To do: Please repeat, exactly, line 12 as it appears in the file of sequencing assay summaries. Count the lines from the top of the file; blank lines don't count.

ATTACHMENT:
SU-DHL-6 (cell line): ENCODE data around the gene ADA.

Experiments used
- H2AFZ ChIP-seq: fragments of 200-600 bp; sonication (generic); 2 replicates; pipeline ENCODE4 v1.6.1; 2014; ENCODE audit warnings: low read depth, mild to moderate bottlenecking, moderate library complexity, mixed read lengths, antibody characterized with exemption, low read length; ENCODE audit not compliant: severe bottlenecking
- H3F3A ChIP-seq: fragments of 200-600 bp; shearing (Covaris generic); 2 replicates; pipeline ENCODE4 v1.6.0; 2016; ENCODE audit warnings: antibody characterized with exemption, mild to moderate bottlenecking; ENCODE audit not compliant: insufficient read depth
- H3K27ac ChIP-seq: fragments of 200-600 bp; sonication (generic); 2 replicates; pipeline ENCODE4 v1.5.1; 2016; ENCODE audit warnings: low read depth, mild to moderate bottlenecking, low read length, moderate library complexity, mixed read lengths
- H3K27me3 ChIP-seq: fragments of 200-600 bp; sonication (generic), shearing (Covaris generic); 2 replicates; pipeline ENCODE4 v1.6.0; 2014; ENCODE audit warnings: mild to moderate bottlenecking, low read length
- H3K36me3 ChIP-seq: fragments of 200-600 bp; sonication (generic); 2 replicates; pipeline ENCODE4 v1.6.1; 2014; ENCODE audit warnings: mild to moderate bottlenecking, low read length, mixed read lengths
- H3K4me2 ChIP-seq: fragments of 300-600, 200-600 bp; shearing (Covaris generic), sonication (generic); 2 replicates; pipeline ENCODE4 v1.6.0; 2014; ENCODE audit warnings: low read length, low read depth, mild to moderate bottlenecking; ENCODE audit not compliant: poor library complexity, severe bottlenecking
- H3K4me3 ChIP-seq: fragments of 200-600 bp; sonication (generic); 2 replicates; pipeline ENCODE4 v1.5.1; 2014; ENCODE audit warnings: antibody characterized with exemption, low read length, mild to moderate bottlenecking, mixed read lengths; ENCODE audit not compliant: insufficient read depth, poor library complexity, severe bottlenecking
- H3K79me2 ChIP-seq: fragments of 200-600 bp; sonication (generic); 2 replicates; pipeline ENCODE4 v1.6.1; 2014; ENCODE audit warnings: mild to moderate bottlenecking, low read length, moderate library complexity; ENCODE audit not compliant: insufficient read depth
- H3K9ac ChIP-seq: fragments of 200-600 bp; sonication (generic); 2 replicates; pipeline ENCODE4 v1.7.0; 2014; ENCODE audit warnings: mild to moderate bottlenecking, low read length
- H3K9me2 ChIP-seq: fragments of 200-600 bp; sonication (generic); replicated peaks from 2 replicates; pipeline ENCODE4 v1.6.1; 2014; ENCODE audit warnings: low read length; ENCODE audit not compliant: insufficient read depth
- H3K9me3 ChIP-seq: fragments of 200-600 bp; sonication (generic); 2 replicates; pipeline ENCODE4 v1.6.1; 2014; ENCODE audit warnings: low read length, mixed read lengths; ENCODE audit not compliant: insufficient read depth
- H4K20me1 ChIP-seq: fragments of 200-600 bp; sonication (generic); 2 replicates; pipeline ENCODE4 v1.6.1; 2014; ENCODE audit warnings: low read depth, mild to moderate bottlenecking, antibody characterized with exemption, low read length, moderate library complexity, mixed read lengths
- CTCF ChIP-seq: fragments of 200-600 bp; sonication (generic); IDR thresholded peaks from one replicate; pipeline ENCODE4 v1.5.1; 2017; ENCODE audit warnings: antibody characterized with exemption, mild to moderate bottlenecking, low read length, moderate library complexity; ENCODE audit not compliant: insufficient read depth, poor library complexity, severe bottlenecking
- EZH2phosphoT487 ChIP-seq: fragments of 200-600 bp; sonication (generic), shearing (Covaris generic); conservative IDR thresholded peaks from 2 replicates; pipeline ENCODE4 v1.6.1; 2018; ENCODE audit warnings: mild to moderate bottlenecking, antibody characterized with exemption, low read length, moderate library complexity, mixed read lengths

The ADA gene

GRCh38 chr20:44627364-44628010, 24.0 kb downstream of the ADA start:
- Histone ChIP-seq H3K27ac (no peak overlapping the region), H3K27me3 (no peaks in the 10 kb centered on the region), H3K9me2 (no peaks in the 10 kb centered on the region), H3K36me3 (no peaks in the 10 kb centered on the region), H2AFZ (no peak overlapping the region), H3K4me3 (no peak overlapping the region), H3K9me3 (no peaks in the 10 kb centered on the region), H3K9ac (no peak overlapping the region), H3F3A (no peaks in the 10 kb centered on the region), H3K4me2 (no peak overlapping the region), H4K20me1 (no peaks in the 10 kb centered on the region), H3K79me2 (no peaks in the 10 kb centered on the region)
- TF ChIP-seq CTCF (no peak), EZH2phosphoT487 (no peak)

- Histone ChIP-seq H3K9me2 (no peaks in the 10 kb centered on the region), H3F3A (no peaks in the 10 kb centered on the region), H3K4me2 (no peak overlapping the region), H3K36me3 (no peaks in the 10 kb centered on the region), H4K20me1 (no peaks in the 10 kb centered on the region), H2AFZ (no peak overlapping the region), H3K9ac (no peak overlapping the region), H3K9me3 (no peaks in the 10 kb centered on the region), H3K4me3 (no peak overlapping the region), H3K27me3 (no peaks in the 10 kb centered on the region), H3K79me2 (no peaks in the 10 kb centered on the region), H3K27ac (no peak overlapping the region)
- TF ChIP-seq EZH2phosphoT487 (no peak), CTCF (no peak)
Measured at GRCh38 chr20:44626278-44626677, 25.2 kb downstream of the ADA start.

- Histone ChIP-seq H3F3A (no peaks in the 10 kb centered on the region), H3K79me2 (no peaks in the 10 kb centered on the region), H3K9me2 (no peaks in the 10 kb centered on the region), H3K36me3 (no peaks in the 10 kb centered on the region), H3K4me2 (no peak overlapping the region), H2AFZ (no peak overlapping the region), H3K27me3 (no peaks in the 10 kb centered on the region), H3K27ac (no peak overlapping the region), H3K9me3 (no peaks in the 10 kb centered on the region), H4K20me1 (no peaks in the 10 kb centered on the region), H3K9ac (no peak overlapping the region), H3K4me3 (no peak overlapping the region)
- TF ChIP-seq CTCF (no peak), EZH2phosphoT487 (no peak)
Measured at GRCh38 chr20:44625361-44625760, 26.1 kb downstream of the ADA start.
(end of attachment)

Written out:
- H3K9me2 ChIP-seq: fragments of 200-600 bp; sonication (generic); replicated peaks from 2 replicates; pipeline ENCODE4 v1.6.1; 2014; ENCODE audit warnings: low read length; ENCODE audit not compliant: insufficient read depth